VISIT SEGOVIA

Segovia forms part of the Autonomous Community, or administrative region, of Castile & León. Its capital, at the foot of the Sierra de Guadarrama mountain range, where the Eresma and Clamores rivers meet, was traversed by groups of Neanderthals, though the Celtiberians were the first to settle there.

From its subsequent settlement by the Romans, today we can take in the stunning sight of the Aqueduct, their most remarkable work of civil engineering on the Iberian Peninsula.

In Visigoth times Segovia was the episcopal see of the Diocese of Toledo. Following the Islamic invasion, the city was largely abandoned.

This situation changed with the Reconquest, led by Alfonso VI, who promoted its repopulation with Christians from the north of the Peninsula. 

Alvar Fáñez, a loyal commander under El Cid, would be one of its governors.

Segovia then began a period of splendour as a centre of a thriving wool trade and textile production.

El Alcázar, its castle-fortress, would be a residence of the kings of the House of Trastámara, and here Isabella the Catholic would be proclaimed Queen of Castile. It houses an important Jewish aljama, or synagogue.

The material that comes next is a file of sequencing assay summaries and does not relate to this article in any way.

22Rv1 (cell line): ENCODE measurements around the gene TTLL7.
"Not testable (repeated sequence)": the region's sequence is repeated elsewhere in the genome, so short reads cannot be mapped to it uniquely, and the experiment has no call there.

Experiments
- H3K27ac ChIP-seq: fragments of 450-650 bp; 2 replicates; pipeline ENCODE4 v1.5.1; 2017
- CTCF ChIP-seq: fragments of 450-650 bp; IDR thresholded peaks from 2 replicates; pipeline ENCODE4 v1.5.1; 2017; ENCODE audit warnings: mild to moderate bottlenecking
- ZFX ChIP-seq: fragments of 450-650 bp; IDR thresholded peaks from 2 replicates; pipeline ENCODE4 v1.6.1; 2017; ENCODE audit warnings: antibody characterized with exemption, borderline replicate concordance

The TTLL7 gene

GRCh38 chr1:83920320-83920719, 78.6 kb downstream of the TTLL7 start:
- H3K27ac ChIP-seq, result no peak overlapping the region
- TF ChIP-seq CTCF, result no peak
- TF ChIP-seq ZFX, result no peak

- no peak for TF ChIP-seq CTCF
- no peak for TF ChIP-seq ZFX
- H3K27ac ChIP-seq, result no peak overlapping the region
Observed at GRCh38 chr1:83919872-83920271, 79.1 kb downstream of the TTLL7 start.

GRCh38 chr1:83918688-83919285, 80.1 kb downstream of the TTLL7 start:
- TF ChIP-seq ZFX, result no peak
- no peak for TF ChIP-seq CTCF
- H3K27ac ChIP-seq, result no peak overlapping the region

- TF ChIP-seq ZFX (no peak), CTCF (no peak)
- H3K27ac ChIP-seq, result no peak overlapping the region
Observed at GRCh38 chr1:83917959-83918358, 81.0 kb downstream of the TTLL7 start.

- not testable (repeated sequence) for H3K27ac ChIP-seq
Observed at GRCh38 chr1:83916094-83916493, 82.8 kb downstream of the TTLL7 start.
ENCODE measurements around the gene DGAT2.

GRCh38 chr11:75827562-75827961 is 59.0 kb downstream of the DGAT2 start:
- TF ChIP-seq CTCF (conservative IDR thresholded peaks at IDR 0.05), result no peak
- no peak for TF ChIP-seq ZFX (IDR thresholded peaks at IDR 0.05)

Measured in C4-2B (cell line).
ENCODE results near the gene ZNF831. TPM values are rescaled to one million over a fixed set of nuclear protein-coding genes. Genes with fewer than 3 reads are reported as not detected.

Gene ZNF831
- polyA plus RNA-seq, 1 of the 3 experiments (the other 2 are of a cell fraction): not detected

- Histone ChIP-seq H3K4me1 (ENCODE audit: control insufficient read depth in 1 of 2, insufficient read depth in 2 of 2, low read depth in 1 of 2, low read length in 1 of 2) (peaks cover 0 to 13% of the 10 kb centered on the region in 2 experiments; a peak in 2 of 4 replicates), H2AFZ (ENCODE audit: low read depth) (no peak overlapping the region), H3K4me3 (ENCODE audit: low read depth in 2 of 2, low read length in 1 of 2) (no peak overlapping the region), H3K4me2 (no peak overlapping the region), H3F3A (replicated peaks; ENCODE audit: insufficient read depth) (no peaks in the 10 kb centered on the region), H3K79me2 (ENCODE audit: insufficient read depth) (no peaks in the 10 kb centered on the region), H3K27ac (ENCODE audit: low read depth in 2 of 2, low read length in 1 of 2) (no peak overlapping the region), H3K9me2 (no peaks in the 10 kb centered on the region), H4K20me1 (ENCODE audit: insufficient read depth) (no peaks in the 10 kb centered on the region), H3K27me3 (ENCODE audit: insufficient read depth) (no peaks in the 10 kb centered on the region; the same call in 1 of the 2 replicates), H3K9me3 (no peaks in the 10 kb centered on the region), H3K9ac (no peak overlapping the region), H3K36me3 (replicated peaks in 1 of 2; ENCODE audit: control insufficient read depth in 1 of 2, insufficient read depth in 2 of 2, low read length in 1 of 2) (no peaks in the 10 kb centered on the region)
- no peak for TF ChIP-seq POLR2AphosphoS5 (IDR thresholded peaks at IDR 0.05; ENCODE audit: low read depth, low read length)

Abraham Seneor would be administrator of the Royal Treasury and the last Chief Rabbi of Castile.

Segovia played a key role in the uprising against King Charles I, backed by insurgent Juan Bravo.

Strolling through Segovia today, one can enjoy the sight of exceptional Romanesque buildings featuring mudéjar influences; 

and Gothic religious architecture; the Cathedral, known as the Lady of the Cathedrals, stands out; 

civil architecture, with El Alcázar; 

and the houses of Renaissance-era nobility, such as the Casa de los Picos, or Diamond-Tipped House,

the tower known as the Torreón de Lozoya, 

the Palace of the Marquises of Quintanar, 

and the Palace of the Marquis of Arco.

There is also the plastering of the facades, called Segovian sgraffito, as at the Palace of Cascales.

Nearby is the Sanctuary of Our Lady of Fuencisla, Segovia’s patron saint. 

the Monastery of St. John of the Cross, where he is buried, 

the church of the True Cross, 

the Monastery of Saint Mary of Parral

and the Mint.

Segovia today is a centre of culture, welcoming thousands of students each year to its university campuses, and inviting outstanding intellectuals to reflect there.

Near the city is the Royal Site of La Granja de San Ildefonso. 

the Royal Palace of Riofrio; 

the medieval towns of Pedraza, 

Sepulveda, 

Turégano 

and Ayllón, 

and important castles, such as the one at Coca 

and Cuellar.

Also noteworthy are its unique nature areas such as the Duratón and Riaza river gorges. 

And the pine forest of Valsaín.

Segovian cuisine is unique, with La Granja kidney beans,

roast suckling pig and lamb, 

Segovian ponche, a cake;

and the wines of Ribera de Duero and Rueda.

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